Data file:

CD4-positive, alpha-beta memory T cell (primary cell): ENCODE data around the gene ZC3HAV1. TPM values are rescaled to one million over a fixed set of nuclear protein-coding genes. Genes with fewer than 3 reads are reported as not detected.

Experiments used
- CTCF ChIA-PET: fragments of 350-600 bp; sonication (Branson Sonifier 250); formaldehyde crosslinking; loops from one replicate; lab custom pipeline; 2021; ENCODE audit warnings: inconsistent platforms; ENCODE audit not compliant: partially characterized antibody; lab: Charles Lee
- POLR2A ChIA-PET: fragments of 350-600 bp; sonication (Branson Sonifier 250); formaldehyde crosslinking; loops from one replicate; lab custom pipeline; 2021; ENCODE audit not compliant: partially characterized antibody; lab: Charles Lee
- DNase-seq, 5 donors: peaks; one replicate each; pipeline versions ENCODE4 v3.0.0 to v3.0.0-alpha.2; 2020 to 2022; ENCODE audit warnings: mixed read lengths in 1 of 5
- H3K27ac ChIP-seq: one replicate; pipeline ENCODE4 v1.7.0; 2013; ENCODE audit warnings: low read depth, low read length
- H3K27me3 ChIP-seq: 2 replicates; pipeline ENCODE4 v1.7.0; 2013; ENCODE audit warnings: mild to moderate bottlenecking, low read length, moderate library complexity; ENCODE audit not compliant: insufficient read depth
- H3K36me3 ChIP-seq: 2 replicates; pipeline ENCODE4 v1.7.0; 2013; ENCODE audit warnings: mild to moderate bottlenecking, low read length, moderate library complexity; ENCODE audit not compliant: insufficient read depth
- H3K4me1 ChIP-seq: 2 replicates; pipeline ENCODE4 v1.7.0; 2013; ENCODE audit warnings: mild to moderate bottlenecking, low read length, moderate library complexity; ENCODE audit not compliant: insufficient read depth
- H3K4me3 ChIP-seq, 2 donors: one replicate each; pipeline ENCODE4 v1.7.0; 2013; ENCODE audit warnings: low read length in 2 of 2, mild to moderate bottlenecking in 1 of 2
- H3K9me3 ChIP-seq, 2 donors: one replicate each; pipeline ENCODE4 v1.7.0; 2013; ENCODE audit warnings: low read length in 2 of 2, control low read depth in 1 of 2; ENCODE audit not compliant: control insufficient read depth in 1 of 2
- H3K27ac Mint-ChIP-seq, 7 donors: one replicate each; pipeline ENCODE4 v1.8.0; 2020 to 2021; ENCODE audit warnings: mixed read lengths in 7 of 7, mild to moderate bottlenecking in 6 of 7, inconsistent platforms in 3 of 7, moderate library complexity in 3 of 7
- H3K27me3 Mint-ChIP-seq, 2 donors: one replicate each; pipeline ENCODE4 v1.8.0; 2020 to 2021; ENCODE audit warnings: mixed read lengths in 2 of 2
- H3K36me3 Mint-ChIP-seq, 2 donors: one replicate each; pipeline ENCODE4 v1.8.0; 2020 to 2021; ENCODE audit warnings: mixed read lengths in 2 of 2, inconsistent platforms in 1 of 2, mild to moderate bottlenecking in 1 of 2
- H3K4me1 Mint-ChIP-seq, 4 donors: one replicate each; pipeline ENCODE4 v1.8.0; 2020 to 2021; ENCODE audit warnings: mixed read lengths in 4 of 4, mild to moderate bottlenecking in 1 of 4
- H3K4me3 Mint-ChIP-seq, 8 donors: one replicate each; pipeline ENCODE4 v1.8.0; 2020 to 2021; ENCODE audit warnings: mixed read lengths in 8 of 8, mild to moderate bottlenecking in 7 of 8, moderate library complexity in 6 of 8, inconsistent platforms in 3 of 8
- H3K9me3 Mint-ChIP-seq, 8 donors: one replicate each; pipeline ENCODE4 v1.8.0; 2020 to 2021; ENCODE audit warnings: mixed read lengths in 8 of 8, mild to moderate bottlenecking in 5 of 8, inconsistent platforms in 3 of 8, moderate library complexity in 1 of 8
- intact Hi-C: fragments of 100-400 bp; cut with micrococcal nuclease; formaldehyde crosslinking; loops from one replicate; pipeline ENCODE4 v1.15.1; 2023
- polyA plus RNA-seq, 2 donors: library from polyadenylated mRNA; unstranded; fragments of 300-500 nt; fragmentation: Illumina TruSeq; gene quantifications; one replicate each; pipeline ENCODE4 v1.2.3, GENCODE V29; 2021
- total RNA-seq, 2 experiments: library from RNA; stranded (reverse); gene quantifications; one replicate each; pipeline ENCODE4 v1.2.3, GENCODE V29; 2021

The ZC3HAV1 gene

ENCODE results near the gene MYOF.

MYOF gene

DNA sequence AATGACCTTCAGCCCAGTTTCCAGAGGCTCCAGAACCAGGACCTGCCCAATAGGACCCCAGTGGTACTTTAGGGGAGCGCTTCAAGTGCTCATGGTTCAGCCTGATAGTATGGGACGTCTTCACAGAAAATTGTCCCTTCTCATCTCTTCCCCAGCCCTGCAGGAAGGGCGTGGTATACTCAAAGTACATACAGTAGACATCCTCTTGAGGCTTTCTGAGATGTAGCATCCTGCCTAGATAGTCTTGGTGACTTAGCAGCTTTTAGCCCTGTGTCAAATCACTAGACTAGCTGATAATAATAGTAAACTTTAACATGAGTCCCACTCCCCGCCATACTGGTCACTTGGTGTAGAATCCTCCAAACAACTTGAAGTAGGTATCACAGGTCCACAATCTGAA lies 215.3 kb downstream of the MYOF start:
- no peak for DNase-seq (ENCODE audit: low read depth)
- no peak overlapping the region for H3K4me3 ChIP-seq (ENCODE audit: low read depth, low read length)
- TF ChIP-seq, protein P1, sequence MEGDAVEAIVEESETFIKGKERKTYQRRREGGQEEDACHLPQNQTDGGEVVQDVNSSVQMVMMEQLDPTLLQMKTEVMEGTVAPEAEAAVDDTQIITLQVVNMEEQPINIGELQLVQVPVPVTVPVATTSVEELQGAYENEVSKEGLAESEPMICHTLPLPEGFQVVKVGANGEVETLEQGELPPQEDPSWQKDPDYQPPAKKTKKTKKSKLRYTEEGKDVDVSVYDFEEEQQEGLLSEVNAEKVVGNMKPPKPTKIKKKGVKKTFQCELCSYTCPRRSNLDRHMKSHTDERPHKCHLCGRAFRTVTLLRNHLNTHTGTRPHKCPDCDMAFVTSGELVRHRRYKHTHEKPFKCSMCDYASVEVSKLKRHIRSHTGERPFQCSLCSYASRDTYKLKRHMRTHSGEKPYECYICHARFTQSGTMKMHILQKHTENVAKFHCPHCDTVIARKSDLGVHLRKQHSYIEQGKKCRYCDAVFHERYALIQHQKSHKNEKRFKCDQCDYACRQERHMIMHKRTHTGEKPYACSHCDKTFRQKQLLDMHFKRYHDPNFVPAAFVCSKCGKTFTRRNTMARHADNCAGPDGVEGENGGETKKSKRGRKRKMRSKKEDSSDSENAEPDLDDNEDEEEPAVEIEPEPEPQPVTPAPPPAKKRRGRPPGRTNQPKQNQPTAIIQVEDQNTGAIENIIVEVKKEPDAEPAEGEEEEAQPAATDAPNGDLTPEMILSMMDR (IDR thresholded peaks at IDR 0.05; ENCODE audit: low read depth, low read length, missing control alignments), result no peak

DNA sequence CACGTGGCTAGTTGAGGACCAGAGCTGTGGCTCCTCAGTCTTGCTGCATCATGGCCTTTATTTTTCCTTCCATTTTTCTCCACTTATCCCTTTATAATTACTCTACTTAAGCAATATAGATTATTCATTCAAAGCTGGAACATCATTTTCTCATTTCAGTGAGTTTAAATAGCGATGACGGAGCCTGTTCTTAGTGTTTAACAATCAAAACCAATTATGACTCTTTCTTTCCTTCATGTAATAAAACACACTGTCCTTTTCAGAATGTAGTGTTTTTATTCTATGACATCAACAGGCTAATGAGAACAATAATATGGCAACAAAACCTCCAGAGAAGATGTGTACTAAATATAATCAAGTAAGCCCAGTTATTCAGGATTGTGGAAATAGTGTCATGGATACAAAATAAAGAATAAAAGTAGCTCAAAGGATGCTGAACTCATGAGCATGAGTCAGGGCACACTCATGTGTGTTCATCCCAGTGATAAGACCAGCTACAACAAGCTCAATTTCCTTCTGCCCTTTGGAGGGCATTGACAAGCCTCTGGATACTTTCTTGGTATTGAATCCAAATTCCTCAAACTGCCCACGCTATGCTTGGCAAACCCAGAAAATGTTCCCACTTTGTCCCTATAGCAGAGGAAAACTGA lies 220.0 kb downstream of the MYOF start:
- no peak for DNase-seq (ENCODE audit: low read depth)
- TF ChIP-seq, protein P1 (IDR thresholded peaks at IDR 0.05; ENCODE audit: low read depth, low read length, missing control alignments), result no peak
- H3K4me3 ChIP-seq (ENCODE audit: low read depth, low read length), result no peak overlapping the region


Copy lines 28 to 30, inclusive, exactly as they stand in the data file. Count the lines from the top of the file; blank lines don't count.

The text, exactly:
DNA sequence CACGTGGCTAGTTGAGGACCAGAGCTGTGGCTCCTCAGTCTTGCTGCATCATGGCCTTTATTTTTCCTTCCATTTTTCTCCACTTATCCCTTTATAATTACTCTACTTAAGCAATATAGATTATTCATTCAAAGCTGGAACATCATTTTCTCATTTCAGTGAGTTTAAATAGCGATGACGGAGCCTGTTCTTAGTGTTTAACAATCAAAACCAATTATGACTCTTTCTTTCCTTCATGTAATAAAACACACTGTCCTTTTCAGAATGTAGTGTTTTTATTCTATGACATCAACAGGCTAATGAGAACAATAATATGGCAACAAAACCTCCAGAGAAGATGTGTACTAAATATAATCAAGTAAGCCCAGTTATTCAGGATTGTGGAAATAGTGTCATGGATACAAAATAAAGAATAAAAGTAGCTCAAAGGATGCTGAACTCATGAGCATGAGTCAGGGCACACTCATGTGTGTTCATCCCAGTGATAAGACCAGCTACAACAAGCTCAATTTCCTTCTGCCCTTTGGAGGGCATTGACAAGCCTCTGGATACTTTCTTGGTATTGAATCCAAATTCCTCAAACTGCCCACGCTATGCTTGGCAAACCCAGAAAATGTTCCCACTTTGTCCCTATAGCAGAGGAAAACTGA lies 220.0 kb downstream of the MYOF start:
- no peak for DNase-seq (ENCODE audit: low read depth)
- TF ChIP-seq, protein P1 (IDR thresholded peaks at IDR 0.05; ENCODE audit: low read depth, low read length, missing control alignments), result no peak